Jesus had something radical and controversial to say about those who are “active” in their faith. And so do I. Look closely at this painting of the famous story–The Good Samaritan by Pelegrin Clavé y Roqué:
Where do you see yourself? Are you the one beaten and broken on the wayside? Are you the priest down the road with his back turned to the wounded? Are you the Levite in the right foreground with his nose so buried in the scriptures that he fails to see the needs of the injured? Or do you see yourself as the Good Samaritan?
Before you decide, you need to remember something about the role each played in Jewish society and culture.
The essential idea of a Hebrew priest was that of a mediator between his people and God by representing them officially in worship and sacrifice. By virtue of his office he was able to draw nigh to God, while they, because of their sins and infirmities, must needs stand afar off. The priest exercised his office mainly at the altar by offering the sacrifices and above all the incense (Num. 16:40; 18:2–3, 5, 7; Deut. 33:10) but also by teaching the people the law (Lev. 10:10, 11; Deut. 33:10; Mal. 2:7), by communicating to them the divine will (Num. 27:21), and by blessing them in the name of the Lord (Num. 6:22–27). The work of the Levites was to assist the priests (Num. 3:5–10; 18:1–7). They acted as musicians (1 Chr. 6:16, 31; 15:16; Neh. 11:17, 22); slaughtered the sacrifices (2 Chr. 29:34; 35:11; Ezra 6:20); and generally assisted in the temple (Neh. 11:16, 19). (Taken from LDS BD.)
In contrast to the pure and pious priests and Levites of mainstream Judaism, the Samaritans were a racially mixed society with Jewish and pagan ancestry. Although they worshiped Yahweh as did the Jews, their religion was not mainstream Judaism. They accepted only the first five books of the Bible as canonical, and their temple was on Mount Gerazim instead of on Mount Zion in Jerusalem. Because of their imperfect adherence to Judaism and their partly pagan ancestry, the Samaritans were despised by ordinary Jews. They were the “apostates” of their day. They were unorthodox. They didn’t believe the right things. They certainly didn’t support the culture or leadership of mainline Judaism as authentic or authoritative. They were therefore deemed unrighteous and “unsaved” by the Jews.
So when Jesus made the Samaritan the hero of this story (and made the “righteous” establishment figures his villains) it was a radical critique of contemporary Jewish culture and belief. Jesus was being outrageously controversial and openly criticizing the mainstream culture and belief systems of his own religion. This attack on Jewish authority, the culture of the temple and the culture of scripture was a brave thing to do and ultimately got him killed.
Jesus seemed to be saying that orthodoxy (teaching and believing the right things and the right people) does not produce orthopraxy (correct practice). In fact, as Jesus points out, the orthodox and observant–the “active” or “righteous” temple goers–can be some of the most cruel and neglectful people there are. Throughout his ministry Jesus repeatedly pointed out the evil of allowing orthodoxy to trump orthopraxy. In fact, his greatest frustration with the Pharisees was that they thought orthodoxy was orthopraxy. Teaching and believing the right things became righteousness, itself. This perversion, making the means an end in itself, was deeply disturbing to Jesus. Yet it was just as culturally pervasive and diabolical as it is today.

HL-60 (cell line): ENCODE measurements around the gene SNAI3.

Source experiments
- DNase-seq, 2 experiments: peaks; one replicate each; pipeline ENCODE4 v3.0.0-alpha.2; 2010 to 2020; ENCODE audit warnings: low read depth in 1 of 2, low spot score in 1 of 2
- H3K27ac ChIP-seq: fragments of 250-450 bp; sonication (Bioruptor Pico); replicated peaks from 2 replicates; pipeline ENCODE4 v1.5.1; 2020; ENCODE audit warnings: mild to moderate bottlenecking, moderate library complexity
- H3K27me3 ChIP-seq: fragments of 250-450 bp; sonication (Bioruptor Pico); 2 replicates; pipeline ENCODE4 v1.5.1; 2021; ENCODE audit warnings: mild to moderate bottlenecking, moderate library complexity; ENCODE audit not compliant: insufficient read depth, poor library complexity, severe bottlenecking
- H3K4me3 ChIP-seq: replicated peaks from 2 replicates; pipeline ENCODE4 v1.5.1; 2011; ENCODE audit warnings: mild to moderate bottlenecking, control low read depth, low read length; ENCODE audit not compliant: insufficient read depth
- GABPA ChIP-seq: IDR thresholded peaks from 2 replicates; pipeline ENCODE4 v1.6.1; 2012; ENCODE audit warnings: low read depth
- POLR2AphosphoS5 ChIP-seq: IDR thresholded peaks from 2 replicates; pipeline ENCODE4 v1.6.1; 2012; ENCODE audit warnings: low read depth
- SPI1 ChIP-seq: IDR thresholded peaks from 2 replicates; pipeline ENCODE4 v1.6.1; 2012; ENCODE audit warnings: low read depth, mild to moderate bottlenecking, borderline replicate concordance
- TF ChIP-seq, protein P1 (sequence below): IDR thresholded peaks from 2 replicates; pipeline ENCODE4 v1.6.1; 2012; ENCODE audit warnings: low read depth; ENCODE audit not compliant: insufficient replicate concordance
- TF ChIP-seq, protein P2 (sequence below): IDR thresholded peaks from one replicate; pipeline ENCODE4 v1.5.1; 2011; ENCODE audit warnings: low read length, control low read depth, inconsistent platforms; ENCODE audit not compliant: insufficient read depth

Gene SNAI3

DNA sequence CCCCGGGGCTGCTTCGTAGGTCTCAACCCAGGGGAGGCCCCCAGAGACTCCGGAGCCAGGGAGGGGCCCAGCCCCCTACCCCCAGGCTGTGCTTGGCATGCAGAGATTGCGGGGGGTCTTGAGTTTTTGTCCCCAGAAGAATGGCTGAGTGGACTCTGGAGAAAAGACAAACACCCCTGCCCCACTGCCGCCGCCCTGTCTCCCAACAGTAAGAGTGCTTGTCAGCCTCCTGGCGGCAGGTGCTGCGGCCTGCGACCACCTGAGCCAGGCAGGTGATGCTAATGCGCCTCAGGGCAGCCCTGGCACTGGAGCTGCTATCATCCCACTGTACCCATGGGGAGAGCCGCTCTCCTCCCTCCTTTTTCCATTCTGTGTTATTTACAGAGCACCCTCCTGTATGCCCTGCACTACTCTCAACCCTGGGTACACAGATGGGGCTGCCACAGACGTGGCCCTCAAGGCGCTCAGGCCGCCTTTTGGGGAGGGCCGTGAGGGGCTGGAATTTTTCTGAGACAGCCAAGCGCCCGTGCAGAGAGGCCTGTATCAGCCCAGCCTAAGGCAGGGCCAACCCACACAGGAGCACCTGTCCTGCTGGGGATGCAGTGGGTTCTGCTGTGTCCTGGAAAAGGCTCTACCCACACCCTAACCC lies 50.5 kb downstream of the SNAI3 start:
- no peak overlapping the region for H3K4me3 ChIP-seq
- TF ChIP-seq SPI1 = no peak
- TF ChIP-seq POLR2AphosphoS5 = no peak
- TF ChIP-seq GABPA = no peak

Having had occasion to be beaten, battered and left along the wayside of life by gastroparesis, EPI, degenerative disc disease and a host of other health problems that have left me to subsist on a feeding tube for 15+ hours per day, all of which was preceded by lung disease and a tragic accident that left my father paralyzed, people often ask me about the help I have received from my own faith community–the archetypal “priests” and “Levites” of our day. I wished my typical response was more optimistic than what Jesus offered two millennia ago. But, unfortunately, it is not, which is precisely why I wrote Built to Love and used this painting for its cover.
Praying. Reading the scriptures. Going to the temple/church. Believing the right things. Saying the right things. Believing the right people. Did all of that orthodoxy really impress Jesus? If it did, then why did he make someone who wasn’t doing all those things the hero of his story?
Where is your focus? Where are your priorities? Are you more concerned with orthodoxy or orthopraxy? Are you, like the Levite and the priest, so immersed in the practice of your checklist orthodoxy that you forget (or don’t have time) to go visit the sick, call the weary and offer an encouraging word, mourn with those that mourn, or comfort those that stand in need of comfort? Do you even know how to do those things effectively? Do you study how to do those things? Do you know how to listen? Do you know how to show empathy?
Please listen to someone who lives in a community of believers but often feels all alone in his fight against some pretty horrible health problems. Please listen to someone who lives in a faith community where one of its own recently killed himself. Put down your scriptures. Skip church if you need to. But, please, go and visit someone today. Pick up the phone and call that person you’ve been meaning to call. Do something to help encourage those who need encouragement. Do something to help the lonely not feel so all alone. Do something to surprise someone with your kindness. Make the priorities of Jesus your priorities.